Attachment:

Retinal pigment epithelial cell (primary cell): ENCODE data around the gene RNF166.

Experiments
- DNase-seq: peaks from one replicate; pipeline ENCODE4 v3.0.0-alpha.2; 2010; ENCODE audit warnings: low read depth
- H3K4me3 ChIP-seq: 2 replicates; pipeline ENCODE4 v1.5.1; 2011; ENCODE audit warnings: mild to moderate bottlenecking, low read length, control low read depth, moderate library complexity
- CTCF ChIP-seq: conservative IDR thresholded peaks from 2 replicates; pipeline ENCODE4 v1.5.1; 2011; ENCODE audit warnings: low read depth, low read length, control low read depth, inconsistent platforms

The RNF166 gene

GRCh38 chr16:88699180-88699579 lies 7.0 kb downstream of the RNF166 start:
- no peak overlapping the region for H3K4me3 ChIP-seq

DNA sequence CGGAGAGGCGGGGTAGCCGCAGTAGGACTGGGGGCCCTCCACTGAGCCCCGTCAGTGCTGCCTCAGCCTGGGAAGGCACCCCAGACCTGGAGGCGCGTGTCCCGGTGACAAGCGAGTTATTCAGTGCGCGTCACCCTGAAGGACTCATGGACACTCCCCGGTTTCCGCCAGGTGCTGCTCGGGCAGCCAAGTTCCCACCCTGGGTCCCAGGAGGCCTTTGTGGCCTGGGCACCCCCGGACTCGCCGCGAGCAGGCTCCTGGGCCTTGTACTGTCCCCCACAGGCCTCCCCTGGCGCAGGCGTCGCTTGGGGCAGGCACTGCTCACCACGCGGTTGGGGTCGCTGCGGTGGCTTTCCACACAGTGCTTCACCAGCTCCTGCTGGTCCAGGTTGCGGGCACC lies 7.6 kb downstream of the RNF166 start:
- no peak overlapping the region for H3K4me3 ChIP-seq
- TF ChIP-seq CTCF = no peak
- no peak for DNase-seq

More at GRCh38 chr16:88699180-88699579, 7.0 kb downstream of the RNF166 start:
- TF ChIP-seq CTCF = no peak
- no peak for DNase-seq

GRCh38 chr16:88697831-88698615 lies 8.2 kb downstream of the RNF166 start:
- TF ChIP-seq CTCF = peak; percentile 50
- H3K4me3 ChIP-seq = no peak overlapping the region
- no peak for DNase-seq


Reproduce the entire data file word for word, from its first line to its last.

Retinal pigment epithelial cell (primary cell): ENCODE data around the gene RNF166.

Experiments
- DNase-seq: peaks from one replicate; pipeline ENCODE4 v3.0.0-alpha.2; 2010; ENCODE audit warnings: low read depth
- H3K4me3 ChIP-seq: 2 replicates; pipeline ENCODE4 v1.5.1; 2011; ENCODE audit warnings: mild to moderate bottlenecking, low read length, control low read depth, moderate library complexity
- CTCF ChIP-seq: conservative IDR thresholded peaks from 2 replicates; pipeline ENCODE4 v1.5.1; 2011; ENCODE audit warnings: low read depth, low read length, control low read depth, inconsistent platforms

The RNF166 gene

GRCh38 chr16:88699180-88699579 lies 7.0 kb downstream of the RNF166 start:
- no peak overlapping the region for H3K4me3 ChIP-seq

DNA sequence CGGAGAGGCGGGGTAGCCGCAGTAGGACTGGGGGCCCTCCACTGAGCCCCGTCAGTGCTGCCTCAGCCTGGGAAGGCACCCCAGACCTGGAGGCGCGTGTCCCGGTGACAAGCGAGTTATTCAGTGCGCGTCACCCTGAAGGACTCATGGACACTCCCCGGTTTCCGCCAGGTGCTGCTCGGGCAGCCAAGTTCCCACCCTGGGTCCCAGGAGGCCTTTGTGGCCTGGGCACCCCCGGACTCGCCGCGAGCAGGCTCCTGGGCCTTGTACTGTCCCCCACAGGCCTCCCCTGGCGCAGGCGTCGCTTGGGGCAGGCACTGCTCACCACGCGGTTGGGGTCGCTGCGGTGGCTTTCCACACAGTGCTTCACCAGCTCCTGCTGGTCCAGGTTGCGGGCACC lies 7.6 kb downstream of the RNF166 start:
- no peak overlapping the region for H3K4me3 ChIP-seq
- TF ChIP-seq CTCF = no peak
- no peak for DNase-seq

More at GRCh38 chr16:88699180-88699579, 7.0 kb downstream of the RNF166 start:
- TF ChIP-seq CTCF = no peak
- no peak for DNase-seq

GRCh38 chr16:88697831-88698615 lies 8.2 kb downstream of the RNF166 start:
- TF ChIP-seq CTCF = peak; percentile 50
- H3K4me3 ChIP-seq = no peak overlapping the region
- no peak for DNase-seq